Executive Intelligence Review
This article appears in the Sepetember 19, 2014 issue of Executive Intelligence Review.

Russia, China, Japan To Help India with Infrastructure Modernization

by Ramtanu Maitra

[PDF version of this article]

Sept. 14—Since Narendra Modi became Prime Minister of India in May, world events have propelled India and Modi into the association of a group of nations that are keen to advance nation-building activities around the world. The most important was perhaps the gathering strength of the BRICS (Brazil, Russia, India, China, South Africa), and their stated intent to push forward large infrastructural developments in the regions where they are located, as well as in many other developing parts of the world. Their objective is to restart defunct economic activities by building up the world’s physical economy, and setting the stage for more equitable economic development.

On the flip side of the coin are the nations of North America and Europe—the mixed bag of developed nations. Headed by the Obama-Cameron-Hollande trio, steeped in destructive/self-destructive geopolitics, and floundering under economic recession for years, this group is busy trying to undermine the BRICS nations. But this triumvirate increasingly resembles, in the eyes of the world, inept cowboys who, in their attempts to lasso those whom they label as “rogues,” are, in fact, lassoing themselves. Instead of giving up their dangerous geopolitical games and contributing to the economic recovery process initiated by the BRICS, they are itching to pick a fight, with the hope of undermining the process.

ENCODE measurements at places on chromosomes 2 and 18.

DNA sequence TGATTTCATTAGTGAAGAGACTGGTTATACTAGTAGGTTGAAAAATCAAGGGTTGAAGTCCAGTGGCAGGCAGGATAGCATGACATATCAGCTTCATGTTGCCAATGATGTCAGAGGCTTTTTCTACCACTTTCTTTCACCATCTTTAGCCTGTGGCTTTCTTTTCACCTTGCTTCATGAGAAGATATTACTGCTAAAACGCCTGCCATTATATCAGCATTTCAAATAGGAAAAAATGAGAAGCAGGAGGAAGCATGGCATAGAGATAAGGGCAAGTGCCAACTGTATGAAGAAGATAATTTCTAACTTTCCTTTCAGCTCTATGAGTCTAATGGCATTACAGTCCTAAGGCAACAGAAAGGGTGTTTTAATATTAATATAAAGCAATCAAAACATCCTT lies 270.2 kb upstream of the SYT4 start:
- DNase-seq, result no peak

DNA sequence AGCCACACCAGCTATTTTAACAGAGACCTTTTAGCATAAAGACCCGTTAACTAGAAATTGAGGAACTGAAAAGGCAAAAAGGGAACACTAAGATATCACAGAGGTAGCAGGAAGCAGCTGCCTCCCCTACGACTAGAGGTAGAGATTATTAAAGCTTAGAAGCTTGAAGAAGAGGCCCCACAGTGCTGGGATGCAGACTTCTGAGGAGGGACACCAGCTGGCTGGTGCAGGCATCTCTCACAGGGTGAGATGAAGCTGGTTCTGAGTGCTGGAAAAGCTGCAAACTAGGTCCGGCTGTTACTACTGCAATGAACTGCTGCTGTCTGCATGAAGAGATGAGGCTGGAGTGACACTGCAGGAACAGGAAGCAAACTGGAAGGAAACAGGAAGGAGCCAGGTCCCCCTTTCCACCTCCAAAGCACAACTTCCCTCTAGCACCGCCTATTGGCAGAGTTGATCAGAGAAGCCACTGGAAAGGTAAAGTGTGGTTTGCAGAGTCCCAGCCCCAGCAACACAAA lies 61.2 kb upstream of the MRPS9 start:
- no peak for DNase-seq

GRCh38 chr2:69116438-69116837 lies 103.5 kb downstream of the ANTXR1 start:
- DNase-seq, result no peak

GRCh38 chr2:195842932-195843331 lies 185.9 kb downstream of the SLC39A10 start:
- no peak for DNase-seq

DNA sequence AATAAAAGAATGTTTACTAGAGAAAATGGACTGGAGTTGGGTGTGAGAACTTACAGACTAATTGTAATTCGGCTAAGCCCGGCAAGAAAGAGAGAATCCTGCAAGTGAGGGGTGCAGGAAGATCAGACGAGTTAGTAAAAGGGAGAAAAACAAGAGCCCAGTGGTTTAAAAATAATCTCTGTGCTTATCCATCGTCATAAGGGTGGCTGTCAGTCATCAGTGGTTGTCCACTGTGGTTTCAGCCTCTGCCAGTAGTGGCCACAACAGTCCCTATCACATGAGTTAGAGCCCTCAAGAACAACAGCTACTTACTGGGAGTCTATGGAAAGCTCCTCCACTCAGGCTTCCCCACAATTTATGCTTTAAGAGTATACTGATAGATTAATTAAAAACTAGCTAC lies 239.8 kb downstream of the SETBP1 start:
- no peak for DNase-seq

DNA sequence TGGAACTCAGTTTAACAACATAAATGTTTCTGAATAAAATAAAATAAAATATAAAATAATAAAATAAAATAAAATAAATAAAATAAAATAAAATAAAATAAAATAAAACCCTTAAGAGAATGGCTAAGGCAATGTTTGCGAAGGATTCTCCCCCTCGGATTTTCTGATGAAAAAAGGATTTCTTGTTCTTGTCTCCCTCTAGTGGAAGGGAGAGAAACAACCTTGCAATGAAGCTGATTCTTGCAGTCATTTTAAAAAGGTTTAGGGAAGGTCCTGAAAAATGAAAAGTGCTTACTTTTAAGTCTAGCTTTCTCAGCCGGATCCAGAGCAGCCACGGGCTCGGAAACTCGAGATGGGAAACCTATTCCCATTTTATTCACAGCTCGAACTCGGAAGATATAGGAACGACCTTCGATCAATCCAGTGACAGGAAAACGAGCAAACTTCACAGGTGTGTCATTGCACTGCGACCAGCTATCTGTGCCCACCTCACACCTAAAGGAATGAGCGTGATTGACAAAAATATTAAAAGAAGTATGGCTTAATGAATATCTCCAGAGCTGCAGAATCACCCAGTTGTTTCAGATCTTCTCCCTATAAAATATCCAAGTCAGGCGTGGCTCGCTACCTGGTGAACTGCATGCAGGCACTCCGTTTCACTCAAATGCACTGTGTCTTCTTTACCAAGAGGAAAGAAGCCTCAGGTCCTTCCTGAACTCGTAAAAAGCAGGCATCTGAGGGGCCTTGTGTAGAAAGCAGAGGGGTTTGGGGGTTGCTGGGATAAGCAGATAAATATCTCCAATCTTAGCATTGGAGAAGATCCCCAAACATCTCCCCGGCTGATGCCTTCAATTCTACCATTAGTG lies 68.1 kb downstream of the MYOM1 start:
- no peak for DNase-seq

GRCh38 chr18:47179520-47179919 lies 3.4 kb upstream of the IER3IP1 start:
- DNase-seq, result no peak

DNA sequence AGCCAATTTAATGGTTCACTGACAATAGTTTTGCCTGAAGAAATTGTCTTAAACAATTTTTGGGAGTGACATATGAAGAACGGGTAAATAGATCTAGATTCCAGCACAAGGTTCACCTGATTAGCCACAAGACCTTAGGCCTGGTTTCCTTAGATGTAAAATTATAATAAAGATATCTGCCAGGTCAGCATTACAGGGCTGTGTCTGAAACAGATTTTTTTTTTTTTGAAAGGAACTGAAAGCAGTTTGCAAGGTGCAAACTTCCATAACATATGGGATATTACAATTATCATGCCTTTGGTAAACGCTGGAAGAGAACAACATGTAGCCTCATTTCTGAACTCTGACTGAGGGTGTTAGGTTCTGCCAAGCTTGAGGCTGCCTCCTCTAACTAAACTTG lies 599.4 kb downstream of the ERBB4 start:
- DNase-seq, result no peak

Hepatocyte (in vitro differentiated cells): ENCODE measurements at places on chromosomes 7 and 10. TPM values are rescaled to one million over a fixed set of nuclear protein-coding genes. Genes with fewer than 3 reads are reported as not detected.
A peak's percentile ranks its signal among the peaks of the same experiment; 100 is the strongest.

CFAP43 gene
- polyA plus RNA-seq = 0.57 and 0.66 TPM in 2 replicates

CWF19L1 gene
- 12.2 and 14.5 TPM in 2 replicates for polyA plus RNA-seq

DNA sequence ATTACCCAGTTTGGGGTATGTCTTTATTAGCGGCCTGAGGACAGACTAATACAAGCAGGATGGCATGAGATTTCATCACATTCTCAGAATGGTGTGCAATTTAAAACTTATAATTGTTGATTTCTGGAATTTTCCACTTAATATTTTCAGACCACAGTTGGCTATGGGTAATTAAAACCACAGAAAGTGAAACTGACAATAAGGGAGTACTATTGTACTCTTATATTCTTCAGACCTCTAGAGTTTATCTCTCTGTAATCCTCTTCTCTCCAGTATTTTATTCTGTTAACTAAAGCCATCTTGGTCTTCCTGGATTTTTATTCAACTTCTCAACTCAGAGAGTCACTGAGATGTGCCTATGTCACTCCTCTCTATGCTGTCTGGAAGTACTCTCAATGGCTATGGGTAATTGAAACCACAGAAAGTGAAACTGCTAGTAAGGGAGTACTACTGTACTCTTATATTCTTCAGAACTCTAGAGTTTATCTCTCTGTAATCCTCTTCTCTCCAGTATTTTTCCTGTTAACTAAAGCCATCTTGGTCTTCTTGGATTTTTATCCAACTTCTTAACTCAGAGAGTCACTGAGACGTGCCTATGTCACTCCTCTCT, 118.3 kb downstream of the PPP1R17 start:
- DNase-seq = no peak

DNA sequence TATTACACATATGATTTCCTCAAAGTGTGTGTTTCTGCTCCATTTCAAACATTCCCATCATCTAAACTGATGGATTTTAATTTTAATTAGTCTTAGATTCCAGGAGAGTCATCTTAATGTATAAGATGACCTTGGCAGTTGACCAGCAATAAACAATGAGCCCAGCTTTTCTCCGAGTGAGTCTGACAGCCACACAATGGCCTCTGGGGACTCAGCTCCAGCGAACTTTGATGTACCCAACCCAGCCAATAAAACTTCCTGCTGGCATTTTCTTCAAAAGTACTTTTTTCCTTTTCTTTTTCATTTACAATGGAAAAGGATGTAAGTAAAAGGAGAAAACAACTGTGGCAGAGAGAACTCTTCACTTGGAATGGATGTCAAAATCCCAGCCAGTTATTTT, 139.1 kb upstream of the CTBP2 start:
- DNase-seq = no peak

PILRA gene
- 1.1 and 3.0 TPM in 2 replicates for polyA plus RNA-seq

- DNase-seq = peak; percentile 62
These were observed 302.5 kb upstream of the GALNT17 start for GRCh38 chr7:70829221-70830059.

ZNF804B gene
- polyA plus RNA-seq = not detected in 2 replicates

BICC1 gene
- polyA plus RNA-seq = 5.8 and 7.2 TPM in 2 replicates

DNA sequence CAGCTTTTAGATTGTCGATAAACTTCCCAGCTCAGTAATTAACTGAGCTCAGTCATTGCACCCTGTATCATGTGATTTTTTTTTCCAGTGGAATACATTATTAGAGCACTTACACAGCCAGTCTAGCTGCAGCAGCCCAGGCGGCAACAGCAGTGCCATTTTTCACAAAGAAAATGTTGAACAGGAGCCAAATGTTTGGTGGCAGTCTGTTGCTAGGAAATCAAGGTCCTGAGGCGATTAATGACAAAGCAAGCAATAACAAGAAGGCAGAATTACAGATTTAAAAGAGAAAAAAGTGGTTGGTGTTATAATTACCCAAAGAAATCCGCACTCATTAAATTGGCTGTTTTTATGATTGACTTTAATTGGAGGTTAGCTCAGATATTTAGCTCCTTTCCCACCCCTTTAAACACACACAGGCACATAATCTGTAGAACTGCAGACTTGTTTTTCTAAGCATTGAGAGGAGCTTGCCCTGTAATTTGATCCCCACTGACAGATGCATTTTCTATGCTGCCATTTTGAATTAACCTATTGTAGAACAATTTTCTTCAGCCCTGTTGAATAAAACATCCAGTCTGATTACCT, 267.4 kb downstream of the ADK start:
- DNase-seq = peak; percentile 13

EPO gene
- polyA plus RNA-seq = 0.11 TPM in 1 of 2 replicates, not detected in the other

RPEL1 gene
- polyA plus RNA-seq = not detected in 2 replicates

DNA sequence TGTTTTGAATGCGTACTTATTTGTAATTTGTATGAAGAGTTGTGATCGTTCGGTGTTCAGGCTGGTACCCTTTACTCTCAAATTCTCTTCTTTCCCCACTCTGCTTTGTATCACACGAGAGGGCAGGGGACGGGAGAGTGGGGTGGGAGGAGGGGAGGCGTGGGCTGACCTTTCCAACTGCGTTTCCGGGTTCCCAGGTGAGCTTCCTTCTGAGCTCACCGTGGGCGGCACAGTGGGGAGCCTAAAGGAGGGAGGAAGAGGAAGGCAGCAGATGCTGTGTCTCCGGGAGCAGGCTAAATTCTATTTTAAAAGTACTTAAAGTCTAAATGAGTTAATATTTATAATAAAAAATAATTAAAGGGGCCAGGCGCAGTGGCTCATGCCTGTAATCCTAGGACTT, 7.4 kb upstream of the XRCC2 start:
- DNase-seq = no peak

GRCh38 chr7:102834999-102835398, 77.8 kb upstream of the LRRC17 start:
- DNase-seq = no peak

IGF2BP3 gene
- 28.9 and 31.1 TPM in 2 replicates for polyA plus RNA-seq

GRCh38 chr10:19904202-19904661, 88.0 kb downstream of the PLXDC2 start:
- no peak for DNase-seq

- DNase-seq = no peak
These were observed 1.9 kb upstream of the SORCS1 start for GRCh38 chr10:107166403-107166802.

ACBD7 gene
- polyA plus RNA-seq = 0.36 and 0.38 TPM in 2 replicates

Modi’s Mission

Modi emerged on this scene during India’s general elections, projecting himself as the “man of development.” He drew the attention of India’s youth, who constitute almost 50% of the electorate, and are demanding development to ensure their future. Having succeeded in convincing a vast majority of the electorate that he would indeed put India on a fast developmental path, and take measures to achieve the level of development that China has achieved in recent years, Modi won by a landslide. The victory, however sweet it was, also required him to carry out at a fast clip what he had promised.

Besides the helping hands that were extended by BRICS nations, such as Russia and China, his own initiatives in smaller nations to India’s east, and his recent foray to Japan, have helped him to create an environment in which he could indeed put the country on the right track to develop high-quality infrastructure. As EIR pointed out more than three decades ago in its report India: An Agro-Industrial Superpower in 2020, a modernized infrastructure remains the single-most critical ingredient that would allow India to bridge the yawning gaps among the country’s various economic sectors.

Cooperation with Russia

On the sidelines of the mid-July BRICS summit in Fortaleza, Brazil, Modi met with Russian President Vladimir Putin and Chinese President Xi Jinping—two leaders whose support is crucial to kick-start India’s infrastructure modernization. According to India’s state-owned news agency, PTI, Modi conveyed to Putin his commitment to broaden the strategic partnership between the two nations in the areas of nuclear power, other energy sectors, and defense, besides stepping up people-to-people contacts.